Meat Stuffed Potato Pancakes


MeatStuffedPotatoPancakes

Potato pancakes are a strong food tradition among Slavic people and I for one can never get enough of them.  (In part that’s because the healthy part of my psyche refuses to make them too often out of concern for my arteries!)

But arteries or no arteries you can’t deny that fried potato anything is popular pretty much anywhere you go.  So, this idea of combining fried potatoes with meat and serving it in a package caught my attention.

This is not my original recipe but if you’re up for an experiment you might try this — or something similar.

I love playing around with recipes.  If you aren’t afraid of the periodic failure, a little dash of this and a splash of that is a good way to teach yourself how to be a better cook.  You’ll never forget your crash and burn experiences, and you’ll pick up some tricks that no one else in your family would have thought of — how else did everyone’s mom get to be the wonderful cooks they were?

If you live in the U.S. you’ve probably had potatoes fried in some form for breakfast, lunch, dinner, and in-between snacks all your life.  Why not try potato pancakes?

This is my Mom’s recipe and the pancakes are amazing as is but this time we added a tasty meat filling. The filling takes these classic potato pancakes over the top. You can get creative and sub pretty much any ground meat  for the filling; beef, chicken, turkey,..

Prep Time: 20 minutes Cook Time: 25 minutes Total Time: 45 minutes

Servings: 16 stuffed pancakes

Ingredients

  • 1 medium onion peeled and divided (use 3/4 for potatoes and 1/4 for meat filling)
  • 1 large egg
  • 3 Tbsp all-purpose flour
  • 1 Tbsp sour cream
  • 1 tsp salt or to taste
  • 1/8 tsp black pepper or taste
  • Cooking oil
  • 1/2 lb ground pork
  • 1 Tbsp reserved grated onion see above
  • 1/4 tsp salt and a pinch of black pepper or to taste

MeatStuffedPotatoPancakes2Directions

  1. Into a large bowl, grate potatoes on the star grater. It should be the consistency of applesauce. Use a spoon to skim off 1 Tbsp excess potato water that floats to the top.

    Note: If grating by hand, protect your fingers and use safety gloves. G
    rating is the most annoying step so once you get through it, you’re golden! We’ve made these by dicing potatoes and blending in our blender or using a good food processor like this one and they tasted great, but the texture was not as authentic as grating by hand.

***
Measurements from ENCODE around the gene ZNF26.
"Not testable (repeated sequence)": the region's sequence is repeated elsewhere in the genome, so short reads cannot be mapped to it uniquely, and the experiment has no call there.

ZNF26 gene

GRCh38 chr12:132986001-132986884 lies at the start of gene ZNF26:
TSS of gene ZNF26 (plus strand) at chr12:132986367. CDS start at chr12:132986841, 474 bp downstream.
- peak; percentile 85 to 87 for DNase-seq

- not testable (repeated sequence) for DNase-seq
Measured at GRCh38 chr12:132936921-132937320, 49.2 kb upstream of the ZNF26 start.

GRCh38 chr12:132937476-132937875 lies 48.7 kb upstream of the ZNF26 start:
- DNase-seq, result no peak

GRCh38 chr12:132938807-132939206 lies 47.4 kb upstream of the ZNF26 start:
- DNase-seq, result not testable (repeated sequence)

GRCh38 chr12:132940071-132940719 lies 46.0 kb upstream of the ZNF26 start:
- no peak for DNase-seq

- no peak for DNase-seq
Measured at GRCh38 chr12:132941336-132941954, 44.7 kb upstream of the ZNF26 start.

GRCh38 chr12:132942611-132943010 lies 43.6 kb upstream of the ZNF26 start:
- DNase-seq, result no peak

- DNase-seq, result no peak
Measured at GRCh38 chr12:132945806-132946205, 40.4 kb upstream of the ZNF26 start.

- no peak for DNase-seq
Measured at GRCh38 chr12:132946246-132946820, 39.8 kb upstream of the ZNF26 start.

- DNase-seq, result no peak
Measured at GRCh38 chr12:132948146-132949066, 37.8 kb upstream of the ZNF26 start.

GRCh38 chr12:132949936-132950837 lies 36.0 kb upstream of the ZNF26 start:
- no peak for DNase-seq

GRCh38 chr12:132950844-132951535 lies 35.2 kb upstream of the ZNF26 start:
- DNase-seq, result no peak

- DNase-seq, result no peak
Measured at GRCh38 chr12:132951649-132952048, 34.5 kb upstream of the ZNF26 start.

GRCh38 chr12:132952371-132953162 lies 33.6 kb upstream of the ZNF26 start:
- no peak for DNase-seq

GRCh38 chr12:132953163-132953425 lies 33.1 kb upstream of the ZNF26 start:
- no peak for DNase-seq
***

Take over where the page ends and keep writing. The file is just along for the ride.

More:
2. Grate onion into the same bowl (reserving 1 Tbsp grated onion for meat mixture). Onion keeps potatoes from browning.
  3. Add 1 egg, 3 Tbsp flour, 1 Tbsp sour cream, 1 tsp salt and 1/8 tsp black pepper and stir well.
  4. Mix together ground pork, 1 Tbsp reserved grated onion, 1/4 tsp salt and black pepper to taste. Form into 16 skinny patties and place them on a clean surface (I put them on a cutting board lined with plastic wrap).
  5. Heat a large non-stick skillet over medium heat and add 2-3 Tbsp oil. Once oil is hot, add 1 Tbsp of the mixture at a time into the skillet, flattening it out. Top with a thin meat patty and cover the meat with another Tablespoon of potato batter. Saute until potatoes are golden brown then flip and continue sautéing until golden brown and cooked through (about 4 min per side). Repeat with remaining batter, adding more oil as needed. Remove to a paper-towel lined plate. Meat-Stuffed-Potato-Pancakes-8

Serve warm with sour cream.

Tip: if liquid starts to rise to the top of the potato batter, give it a quick stir – this will prevent excessive splatter when the batter goes into the skillet.

Recipe Notes

*Shortcut: dice potatoes and puree in a blender or food processor – tastes great but the texture is not as authentic as grating by hand.

**If liquid starts to rise to the top of the potato batter between cooking batches, stir it to prevent splatter while cooking.

— derived from  natashaskitchen.com/meat-stuffed-potato-pancakes/  and others.

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3 thoughts on “Meat Stuffed Potato Pancakes

    1. You did really write …”alongside chocolate pudding” didn’t you…. WoW. That will take a little thinking about, but hey, there’s no accounting for matters of taste and if they liked it, why not!

      but you see, my comment betrays the fact that I can’t remember the last time I ever made pudding of ANY kind. (other than bread pudding). Pudding just doesn’t seem to live in my brain. I’ve eaten it a good number of times — usually from commissaries — hospital, school, etc. And I’ve enjoyed it at the time. But make it? nah…. at home…. double nah. 🙂

      >

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